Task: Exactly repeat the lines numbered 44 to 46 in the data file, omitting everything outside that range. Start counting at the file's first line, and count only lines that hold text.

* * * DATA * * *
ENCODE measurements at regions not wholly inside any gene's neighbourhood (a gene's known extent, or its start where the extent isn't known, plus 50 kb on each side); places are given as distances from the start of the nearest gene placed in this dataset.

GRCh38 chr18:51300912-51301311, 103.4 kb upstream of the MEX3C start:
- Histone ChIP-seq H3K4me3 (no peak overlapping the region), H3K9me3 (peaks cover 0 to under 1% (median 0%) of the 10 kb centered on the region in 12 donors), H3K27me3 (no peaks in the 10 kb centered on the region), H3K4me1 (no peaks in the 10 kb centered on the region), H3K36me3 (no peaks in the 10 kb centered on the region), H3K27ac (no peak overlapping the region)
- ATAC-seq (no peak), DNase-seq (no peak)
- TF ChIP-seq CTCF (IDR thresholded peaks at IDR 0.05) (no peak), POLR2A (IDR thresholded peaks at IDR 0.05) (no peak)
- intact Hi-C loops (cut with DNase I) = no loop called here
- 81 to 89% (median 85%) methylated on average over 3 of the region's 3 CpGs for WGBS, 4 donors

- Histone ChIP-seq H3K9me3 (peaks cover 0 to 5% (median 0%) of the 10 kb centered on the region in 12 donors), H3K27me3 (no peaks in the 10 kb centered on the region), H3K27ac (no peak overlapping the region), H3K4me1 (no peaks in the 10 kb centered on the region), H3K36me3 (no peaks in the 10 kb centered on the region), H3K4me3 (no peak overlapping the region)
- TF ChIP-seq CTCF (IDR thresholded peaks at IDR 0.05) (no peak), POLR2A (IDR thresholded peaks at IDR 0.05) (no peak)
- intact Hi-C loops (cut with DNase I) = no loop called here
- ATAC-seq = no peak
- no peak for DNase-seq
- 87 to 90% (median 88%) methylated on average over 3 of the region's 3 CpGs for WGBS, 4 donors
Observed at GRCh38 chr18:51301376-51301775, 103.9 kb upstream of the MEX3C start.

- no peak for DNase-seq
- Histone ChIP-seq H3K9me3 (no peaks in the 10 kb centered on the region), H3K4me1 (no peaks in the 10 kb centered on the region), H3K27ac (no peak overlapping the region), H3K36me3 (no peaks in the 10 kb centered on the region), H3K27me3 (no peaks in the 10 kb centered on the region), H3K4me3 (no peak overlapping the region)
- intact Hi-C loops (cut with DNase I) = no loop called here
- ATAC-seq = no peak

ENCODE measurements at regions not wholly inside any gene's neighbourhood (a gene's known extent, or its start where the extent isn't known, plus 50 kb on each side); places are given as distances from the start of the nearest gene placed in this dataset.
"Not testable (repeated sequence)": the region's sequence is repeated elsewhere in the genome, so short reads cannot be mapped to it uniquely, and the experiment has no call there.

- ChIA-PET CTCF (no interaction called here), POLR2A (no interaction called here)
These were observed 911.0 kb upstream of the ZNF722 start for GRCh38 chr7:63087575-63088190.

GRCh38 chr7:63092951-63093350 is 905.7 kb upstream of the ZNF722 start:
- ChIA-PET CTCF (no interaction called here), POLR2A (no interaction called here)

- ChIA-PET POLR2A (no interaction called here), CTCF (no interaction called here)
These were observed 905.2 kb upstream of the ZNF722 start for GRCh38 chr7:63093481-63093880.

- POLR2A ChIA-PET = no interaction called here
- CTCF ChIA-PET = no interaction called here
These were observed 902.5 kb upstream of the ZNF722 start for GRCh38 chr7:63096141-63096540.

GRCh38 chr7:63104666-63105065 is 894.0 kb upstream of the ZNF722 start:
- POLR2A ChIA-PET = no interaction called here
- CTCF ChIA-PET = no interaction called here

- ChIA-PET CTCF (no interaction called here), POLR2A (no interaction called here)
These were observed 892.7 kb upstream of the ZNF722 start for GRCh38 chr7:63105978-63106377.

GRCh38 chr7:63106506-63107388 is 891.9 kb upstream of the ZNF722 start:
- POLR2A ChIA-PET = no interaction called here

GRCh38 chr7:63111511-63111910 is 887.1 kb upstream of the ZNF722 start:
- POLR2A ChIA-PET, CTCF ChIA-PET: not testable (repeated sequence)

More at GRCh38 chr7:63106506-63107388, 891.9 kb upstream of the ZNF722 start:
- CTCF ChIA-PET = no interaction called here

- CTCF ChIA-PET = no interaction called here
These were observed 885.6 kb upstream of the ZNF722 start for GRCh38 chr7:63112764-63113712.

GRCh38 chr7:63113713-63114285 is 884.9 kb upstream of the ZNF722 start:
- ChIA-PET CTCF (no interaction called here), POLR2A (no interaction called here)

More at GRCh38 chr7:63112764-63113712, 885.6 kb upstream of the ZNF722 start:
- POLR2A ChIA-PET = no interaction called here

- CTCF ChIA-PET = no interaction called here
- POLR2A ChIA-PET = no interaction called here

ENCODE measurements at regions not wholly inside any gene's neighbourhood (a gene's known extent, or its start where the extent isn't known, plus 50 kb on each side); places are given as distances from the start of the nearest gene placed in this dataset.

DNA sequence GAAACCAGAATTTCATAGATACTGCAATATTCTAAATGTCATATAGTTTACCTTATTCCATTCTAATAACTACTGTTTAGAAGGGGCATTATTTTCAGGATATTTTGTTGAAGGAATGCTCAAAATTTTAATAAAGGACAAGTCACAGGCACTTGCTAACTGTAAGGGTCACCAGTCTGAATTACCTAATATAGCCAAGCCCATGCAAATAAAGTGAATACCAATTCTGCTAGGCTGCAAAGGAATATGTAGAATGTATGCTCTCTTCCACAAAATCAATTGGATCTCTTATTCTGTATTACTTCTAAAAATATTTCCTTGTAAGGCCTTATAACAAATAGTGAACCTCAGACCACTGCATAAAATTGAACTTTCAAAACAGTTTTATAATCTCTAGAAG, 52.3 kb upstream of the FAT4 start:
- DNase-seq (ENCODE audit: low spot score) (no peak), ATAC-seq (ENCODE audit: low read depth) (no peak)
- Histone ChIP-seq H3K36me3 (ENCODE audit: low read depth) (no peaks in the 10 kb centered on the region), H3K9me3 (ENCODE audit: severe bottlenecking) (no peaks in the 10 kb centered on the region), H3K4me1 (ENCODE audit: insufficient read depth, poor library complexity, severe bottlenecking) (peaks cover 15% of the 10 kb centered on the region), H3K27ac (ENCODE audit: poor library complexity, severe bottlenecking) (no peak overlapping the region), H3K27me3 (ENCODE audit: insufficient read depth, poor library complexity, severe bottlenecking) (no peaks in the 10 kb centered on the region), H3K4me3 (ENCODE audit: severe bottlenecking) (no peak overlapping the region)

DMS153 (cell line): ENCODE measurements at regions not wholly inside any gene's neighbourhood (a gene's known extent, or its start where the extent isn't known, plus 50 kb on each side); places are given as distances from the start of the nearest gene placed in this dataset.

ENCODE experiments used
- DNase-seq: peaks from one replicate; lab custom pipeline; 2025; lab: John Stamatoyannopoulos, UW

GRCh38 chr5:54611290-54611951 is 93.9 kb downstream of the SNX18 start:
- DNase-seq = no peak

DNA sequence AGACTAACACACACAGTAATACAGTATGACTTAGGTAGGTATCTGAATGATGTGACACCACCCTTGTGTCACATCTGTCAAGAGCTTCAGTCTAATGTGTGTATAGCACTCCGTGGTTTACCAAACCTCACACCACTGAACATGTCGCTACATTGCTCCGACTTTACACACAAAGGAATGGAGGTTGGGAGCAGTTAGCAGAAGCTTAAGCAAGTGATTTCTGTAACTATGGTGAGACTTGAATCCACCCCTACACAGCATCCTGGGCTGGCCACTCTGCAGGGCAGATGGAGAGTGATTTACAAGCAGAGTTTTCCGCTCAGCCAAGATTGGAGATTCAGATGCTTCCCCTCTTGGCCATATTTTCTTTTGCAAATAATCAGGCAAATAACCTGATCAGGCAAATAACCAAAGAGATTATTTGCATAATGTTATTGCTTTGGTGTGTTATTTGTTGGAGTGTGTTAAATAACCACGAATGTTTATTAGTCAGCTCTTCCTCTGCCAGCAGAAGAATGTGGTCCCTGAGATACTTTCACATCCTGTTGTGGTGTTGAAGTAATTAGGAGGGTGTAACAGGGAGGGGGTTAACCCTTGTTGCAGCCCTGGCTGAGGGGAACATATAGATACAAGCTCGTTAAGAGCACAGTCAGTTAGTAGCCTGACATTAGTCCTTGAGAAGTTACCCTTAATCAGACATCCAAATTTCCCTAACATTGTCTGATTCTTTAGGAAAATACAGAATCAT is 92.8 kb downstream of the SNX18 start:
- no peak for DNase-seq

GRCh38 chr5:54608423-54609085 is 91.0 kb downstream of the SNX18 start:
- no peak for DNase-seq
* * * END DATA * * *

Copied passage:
- ChIA-PET CTCF (no interaction called here), POLR2A (no interaction called here)

More at GRCh38 chr7:63112764-63113712, 885.6 kb upstream of the ZNF722 start:
- POLR2A ChIA-PET = no interaction called here